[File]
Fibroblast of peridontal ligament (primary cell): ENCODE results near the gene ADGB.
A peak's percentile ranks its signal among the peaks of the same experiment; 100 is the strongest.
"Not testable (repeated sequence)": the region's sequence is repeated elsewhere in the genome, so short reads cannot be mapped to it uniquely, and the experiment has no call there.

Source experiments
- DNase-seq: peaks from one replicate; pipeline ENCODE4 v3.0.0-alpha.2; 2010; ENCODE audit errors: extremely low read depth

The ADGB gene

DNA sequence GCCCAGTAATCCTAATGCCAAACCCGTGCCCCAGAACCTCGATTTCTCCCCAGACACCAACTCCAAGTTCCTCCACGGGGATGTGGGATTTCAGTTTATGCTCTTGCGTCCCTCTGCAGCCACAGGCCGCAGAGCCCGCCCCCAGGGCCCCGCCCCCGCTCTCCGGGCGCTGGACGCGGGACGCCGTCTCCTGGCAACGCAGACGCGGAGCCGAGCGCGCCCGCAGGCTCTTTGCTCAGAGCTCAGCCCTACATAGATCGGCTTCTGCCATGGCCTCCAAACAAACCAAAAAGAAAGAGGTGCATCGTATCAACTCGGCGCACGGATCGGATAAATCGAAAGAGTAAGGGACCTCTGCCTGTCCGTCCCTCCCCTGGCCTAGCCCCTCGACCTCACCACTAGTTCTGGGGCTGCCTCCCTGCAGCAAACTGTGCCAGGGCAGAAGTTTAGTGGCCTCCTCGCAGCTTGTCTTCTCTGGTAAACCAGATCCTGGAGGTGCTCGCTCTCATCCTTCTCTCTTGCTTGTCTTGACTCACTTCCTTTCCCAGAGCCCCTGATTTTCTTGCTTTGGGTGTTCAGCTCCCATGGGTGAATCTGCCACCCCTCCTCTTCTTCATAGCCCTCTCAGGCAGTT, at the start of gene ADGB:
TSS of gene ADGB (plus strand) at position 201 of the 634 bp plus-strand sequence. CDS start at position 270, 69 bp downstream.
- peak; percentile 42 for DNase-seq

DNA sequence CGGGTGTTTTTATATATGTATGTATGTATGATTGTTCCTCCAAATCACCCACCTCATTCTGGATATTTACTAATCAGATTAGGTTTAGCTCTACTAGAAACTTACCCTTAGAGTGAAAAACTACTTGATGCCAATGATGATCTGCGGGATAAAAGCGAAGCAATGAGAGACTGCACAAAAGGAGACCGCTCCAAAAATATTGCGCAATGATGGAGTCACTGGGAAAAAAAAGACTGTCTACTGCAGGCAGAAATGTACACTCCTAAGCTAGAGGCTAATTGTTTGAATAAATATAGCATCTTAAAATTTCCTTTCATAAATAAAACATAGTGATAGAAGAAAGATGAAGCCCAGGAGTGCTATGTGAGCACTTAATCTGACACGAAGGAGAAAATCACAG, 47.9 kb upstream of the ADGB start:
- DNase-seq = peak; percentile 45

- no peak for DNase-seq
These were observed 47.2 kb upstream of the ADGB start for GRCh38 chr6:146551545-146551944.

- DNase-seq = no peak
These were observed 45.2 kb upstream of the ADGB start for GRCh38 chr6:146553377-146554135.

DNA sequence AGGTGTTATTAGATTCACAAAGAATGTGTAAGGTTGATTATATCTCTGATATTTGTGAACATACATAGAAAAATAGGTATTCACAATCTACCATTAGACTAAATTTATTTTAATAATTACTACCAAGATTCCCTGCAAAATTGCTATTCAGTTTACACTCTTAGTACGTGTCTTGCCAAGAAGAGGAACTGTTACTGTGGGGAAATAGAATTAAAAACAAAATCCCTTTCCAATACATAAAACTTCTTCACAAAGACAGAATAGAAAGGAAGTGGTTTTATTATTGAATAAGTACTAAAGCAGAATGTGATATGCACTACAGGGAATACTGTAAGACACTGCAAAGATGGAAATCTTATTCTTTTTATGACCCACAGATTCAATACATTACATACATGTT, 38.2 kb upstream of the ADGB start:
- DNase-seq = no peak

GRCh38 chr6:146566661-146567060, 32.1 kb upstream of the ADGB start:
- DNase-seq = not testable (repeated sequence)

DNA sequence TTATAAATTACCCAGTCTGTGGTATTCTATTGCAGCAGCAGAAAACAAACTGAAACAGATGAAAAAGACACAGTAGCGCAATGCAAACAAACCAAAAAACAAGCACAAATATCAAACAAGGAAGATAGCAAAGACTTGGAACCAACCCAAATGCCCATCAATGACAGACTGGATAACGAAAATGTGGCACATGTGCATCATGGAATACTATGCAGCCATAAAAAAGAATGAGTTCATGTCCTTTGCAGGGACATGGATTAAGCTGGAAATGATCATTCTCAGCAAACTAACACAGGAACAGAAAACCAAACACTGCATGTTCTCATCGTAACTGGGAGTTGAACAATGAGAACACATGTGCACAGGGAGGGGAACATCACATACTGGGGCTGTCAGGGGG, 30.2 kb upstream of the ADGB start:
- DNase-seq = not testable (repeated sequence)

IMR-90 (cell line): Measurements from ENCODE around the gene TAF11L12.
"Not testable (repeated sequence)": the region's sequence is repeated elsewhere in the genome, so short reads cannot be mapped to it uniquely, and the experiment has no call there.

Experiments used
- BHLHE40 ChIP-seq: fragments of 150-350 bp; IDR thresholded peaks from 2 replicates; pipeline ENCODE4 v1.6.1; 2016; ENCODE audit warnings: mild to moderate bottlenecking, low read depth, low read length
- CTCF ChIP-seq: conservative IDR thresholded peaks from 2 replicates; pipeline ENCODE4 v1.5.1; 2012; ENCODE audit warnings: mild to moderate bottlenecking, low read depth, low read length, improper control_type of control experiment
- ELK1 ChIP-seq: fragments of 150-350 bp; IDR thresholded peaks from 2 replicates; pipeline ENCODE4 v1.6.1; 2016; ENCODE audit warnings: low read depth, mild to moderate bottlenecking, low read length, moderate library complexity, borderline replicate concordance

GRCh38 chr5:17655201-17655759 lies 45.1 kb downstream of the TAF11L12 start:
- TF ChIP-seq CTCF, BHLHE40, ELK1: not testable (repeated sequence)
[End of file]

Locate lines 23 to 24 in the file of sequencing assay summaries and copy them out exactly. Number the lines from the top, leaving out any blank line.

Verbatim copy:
"Not testable (repeated sequence)": the region's sequence is repeated elsewhere in the genome, so short reads cannot be mapped to it uniquely, and the experiment has no call there.

Experiments used